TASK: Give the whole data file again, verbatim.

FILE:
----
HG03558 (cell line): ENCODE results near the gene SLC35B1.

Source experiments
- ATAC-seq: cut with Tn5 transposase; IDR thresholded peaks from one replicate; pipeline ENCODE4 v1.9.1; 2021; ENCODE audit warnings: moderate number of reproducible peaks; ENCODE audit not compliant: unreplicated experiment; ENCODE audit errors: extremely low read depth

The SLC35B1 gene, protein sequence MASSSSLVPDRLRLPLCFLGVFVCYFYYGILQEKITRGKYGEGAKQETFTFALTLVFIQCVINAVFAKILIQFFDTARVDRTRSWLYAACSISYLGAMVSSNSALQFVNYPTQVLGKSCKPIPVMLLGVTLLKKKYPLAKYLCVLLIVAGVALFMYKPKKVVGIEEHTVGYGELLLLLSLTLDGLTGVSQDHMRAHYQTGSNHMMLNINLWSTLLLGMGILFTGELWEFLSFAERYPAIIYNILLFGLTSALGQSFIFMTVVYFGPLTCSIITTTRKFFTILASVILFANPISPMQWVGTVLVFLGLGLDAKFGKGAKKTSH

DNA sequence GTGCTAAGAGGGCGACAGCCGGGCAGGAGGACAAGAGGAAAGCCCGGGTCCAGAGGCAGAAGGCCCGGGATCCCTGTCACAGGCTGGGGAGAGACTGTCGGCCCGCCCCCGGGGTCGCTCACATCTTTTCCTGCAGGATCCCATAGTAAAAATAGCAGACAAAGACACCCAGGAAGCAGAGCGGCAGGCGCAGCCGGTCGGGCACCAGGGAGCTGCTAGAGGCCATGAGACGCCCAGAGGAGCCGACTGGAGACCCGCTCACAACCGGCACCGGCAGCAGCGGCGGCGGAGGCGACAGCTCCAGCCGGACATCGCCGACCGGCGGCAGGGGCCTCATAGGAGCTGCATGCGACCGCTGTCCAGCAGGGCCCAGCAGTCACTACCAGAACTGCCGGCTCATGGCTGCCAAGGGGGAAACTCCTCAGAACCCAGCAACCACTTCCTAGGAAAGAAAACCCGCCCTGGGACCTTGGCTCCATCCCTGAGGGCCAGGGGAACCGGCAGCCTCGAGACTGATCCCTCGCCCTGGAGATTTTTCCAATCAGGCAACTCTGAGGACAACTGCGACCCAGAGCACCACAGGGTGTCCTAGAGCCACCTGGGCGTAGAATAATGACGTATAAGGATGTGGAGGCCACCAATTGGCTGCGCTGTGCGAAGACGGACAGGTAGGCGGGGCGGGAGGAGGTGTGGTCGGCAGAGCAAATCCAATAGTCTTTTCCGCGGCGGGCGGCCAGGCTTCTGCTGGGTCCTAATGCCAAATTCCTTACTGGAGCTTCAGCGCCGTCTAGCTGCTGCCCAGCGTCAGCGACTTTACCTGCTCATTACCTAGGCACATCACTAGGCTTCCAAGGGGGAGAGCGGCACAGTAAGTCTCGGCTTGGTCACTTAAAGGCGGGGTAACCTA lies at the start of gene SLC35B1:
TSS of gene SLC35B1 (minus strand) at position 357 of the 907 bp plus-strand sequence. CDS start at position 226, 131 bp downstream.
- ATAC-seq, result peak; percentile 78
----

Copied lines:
HG03558 (cell line): ENCODE results near the gene SLC35B1.

Source experiments
- ATAC-seq: cut with Tn5 transposase; IDR thresholded peaks from one replicate; pipeline ENCODE4 v1.9.1; 2021; ENCODE audit warnings: moderate number of reproducible peaks; ENCODE audit not compliant: unreplicated experiment; ENCODE audit errors: extremely low read depth

The SLC35B1 gene, protein sequence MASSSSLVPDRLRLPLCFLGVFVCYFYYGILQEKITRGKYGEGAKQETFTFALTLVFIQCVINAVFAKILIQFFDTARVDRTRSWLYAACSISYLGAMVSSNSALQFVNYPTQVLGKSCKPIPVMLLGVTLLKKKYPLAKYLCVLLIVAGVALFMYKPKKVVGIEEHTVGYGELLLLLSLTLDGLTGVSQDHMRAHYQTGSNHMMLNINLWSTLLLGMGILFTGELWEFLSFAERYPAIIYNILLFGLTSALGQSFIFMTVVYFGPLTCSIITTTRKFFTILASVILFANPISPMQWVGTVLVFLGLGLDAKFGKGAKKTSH

DNA sequence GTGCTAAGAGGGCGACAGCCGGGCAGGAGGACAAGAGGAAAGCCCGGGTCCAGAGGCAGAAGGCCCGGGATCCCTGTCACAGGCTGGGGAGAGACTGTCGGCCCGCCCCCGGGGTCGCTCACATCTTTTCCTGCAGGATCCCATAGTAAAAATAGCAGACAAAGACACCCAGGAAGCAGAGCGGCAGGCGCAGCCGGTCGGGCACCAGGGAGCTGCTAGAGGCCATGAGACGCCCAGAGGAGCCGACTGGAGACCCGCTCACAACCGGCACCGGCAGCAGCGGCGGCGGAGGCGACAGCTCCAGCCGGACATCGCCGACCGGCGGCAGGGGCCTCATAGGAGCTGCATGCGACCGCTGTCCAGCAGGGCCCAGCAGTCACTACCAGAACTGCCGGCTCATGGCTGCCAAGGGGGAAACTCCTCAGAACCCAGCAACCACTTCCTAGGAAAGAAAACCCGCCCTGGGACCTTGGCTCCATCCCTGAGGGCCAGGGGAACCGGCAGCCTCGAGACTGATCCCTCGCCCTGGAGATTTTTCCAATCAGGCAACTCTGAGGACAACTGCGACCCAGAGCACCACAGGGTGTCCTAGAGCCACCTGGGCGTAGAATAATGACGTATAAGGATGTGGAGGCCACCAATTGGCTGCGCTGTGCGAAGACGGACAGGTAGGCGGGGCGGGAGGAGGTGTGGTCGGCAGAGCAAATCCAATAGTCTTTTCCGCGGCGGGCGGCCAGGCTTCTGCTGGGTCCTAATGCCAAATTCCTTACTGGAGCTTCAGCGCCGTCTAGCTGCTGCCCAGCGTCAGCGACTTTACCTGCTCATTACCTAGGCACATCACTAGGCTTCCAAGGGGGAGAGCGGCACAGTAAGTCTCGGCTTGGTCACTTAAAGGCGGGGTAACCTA lies at the start of gene SLC35B1:
TSS of gene SLC35B1 (minus strand) at position 357 of the 907 bp plus-strand sequence. CDS start at position 226, 131 bp downstream.
- ATAC-seq, result peak; percentile 78